Predicting Reforestation Trends in Tropical Post-Agricultural Landscapes

Sunday, 15 February 2015: 10:00 AM-11:30 AM
Room 210G (San Jose Convention Center)
Erika Marín-Spiotta,University of Wisconsin, Madison, WI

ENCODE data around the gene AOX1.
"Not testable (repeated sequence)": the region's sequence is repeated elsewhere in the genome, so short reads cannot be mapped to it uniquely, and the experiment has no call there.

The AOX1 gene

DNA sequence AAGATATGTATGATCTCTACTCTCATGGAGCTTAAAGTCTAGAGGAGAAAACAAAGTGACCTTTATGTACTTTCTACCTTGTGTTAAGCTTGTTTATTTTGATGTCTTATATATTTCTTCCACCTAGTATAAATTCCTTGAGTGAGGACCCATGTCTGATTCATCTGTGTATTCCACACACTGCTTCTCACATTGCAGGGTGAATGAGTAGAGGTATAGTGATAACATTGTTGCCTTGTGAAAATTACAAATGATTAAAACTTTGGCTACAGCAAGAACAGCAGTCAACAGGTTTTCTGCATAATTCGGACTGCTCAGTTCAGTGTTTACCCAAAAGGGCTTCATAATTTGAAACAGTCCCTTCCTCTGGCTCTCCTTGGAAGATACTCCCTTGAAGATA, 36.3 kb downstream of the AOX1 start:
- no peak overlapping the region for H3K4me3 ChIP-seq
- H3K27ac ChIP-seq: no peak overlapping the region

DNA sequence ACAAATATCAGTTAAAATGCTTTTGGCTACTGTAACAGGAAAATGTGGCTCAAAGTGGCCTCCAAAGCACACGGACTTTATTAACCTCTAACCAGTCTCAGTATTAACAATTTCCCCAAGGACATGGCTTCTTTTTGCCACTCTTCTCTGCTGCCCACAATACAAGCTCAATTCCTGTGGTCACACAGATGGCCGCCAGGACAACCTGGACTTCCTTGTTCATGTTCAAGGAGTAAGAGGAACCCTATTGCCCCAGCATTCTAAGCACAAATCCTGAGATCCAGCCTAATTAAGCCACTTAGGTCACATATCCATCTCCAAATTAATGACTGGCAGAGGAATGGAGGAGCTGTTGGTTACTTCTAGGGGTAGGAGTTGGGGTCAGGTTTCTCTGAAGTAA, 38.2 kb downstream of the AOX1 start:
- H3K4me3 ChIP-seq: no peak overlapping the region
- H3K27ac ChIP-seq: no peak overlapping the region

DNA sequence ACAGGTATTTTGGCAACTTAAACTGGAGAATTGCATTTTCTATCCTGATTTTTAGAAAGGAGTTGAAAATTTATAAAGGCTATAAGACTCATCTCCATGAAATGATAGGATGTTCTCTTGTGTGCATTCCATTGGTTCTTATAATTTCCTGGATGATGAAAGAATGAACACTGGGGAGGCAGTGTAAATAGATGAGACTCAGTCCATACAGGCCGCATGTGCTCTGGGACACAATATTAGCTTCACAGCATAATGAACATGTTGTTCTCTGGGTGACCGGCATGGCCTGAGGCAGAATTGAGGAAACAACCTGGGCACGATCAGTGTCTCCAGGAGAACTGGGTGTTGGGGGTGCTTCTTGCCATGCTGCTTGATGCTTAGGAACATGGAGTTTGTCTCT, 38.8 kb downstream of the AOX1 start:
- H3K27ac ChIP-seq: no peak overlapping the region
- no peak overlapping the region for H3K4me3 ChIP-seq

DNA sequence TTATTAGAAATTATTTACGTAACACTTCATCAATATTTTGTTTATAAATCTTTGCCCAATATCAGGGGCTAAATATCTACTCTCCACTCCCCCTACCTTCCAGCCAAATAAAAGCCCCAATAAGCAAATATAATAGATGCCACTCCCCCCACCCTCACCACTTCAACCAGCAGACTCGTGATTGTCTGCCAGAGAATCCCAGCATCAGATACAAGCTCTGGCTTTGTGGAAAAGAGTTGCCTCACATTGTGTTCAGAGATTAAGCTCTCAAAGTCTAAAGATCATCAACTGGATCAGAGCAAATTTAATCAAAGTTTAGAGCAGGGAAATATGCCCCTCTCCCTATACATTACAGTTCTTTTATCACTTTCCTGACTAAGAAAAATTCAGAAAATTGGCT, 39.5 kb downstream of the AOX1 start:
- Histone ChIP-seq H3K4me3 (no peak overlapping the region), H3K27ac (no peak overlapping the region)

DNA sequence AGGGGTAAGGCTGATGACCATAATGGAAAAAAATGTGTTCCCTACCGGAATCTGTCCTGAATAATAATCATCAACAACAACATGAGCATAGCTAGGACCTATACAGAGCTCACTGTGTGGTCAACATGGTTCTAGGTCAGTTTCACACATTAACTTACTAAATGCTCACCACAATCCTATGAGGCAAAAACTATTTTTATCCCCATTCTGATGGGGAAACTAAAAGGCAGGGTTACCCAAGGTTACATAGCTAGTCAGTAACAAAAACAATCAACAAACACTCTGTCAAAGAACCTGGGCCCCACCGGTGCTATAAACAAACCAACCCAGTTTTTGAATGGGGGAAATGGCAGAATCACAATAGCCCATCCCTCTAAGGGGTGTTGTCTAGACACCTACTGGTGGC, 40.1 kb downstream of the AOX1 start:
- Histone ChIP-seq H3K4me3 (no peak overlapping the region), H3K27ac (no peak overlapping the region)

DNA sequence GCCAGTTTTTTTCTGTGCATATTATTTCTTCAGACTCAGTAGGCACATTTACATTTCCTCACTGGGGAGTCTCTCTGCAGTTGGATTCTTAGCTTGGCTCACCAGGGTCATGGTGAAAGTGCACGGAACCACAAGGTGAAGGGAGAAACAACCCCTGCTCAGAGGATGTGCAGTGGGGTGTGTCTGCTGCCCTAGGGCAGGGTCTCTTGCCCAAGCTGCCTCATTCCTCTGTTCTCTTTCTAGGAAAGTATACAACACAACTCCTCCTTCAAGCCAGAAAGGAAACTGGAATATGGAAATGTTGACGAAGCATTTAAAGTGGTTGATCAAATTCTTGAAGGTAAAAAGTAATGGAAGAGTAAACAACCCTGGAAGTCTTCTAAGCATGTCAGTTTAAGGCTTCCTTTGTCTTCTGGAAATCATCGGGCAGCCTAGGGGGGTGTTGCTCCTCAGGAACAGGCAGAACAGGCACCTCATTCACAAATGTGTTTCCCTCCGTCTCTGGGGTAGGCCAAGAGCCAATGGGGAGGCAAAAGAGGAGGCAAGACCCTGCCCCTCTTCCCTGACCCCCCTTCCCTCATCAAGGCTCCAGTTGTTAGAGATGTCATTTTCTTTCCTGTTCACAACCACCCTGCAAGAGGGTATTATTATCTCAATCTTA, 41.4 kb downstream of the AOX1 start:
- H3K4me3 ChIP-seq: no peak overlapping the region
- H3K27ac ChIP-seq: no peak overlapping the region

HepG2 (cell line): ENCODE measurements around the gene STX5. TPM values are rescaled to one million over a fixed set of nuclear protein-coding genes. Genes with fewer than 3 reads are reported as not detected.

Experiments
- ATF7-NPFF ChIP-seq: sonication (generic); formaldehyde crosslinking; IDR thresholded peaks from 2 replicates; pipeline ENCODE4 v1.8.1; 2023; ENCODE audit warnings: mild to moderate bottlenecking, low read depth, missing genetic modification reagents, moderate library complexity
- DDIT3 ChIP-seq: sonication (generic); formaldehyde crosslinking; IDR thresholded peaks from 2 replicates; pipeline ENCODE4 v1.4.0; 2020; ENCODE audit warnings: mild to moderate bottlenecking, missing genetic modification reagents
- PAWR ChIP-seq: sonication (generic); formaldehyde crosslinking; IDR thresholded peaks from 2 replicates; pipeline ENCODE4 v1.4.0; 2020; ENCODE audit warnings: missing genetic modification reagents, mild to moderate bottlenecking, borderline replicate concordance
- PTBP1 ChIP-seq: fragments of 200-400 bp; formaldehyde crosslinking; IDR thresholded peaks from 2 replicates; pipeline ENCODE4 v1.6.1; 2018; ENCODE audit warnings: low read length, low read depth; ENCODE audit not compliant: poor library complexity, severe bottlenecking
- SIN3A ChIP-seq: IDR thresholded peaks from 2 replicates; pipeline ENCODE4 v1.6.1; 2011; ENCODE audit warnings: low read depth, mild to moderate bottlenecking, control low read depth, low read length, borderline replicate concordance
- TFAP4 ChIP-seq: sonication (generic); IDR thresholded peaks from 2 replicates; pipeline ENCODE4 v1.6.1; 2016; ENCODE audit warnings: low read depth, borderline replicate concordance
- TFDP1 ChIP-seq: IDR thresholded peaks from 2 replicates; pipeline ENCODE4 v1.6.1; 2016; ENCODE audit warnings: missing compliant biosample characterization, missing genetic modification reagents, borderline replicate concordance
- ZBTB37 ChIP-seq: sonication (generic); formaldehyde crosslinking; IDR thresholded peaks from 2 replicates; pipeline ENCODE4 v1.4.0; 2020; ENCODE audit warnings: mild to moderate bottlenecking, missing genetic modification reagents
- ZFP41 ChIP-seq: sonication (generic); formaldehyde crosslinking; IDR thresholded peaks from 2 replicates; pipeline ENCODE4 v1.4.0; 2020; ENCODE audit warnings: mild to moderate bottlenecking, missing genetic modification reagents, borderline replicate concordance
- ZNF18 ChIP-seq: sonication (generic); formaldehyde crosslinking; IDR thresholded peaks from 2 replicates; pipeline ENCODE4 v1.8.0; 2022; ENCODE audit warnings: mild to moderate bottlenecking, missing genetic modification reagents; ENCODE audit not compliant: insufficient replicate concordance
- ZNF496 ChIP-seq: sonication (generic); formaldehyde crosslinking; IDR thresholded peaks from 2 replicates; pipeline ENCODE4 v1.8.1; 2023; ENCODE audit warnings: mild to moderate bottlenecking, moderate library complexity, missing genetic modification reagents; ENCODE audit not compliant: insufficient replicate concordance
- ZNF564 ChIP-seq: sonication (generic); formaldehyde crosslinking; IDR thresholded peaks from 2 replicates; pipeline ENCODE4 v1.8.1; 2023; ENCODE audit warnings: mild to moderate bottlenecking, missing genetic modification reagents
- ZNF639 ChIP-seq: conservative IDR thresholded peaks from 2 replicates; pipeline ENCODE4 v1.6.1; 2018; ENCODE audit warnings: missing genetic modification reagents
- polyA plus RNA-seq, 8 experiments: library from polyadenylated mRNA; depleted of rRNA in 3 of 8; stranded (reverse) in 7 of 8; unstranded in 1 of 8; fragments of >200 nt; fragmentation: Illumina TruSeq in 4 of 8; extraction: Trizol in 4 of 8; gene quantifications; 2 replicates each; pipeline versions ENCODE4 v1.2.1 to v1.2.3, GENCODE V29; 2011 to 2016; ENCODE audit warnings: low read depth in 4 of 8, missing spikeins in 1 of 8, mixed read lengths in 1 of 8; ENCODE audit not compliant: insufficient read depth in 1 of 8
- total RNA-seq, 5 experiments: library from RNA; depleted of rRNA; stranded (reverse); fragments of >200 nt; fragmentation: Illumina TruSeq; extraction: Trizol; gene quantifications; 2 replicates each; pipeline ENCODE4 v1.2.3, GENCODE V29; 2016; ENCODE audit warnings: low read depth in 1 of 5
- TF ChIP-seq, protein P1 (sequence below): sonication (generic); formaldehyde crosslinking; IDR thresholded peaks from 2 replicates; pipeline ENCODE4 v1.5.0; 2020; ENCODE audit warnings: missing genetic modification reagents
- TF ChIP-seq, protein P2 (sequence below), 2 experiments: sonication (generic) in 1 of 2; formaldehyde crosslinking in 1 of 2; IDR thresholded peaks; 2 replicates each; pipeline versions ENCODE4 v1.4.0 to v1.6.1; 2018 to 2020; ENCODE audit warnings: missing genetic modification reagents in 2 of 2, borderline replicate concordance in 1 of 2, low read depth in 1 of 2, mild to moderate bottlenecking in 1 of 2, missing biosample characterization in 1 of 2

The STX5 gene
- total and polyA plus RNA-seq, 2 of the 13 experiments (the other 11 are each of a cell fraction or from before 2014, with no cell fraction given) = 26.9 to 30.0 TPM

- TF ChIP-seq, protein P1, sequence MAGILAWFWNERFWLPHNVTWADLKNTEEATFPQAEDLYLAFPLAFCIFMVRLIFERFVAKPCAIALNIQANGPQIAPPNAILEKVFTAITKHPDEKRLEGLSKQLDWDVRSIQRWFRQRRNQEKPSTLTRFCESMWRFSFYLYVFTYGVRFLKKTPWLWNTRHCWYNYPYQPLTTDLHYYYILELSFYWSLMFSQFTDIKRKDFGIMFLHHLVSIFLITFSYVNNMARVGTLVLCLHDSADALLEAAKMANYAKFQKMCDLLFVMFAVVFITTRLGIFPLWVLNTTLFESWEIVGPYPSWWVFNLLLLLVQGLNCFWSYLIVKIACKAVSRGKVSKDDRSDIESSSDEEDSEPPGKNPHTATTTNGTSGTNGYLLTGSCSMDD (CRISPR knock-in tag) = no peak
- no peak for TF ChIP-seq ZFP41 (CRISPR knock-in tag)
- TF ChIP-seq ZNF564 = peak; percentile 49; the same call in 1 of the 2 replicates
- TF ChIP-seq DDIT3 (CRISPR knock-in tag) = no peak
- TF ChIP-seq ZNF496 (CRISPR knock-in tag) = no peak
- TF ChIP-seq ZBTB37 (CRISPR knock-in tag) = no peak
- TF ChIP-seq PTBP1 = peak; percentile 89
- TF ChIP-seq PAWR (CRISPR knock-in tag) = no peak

Changes in economic policies and human migrations driven by globalization have resulted in agricultural abandonment and the regeneration of forest cover in many parts of the world. Post-agricultural forests in the tropics have been traditionally undervalued because of the perception of intense human modification. As these forests becoming dominant land cover types worldwide, recent work suggests they provide opportunities for biodiversity conservation and the recovery of important forest ecosystem services, such as watershed protection and timber and food production. Post-agricultural forests can also contribute to carbon sequestration in regrowing biomass. The type and intensity of former land use can influence the successional trajectories of post-agricultural secondary forests, with unpredictable consequences for species composition and carbon storage. Environmental factors, such as climate and soil type can affect the rate of forest regrowth and fate of soil carbon pools. Here I explore challenges in measuring and predicting above and belowground responses to changes in land use and land cover, focusing on forest reestablishment. I present research from secondary forests regrowing on former pastures and sugar cane in the Caribbean. Different ecosystem compartments respond at very different time scales to reforestation, making it difficult to forecast changes in forest ecosystem processes at the regional scale. Geographic biases in our knowledge of drivers of deforestation and reforestation and in our understanding of the factors influencing rates of recovery confound our ability to predict changes in forest cover. The choice of baselines, both in terms of time since disturbance as well as of the original carbon stocks on the landscape also add large uncertainties to model predictions. Quantifying temporal and spatial heterogeneity in carbon dynamics in reforested landscapes is important for improved understanding of feedbacks between the biosphere and climate.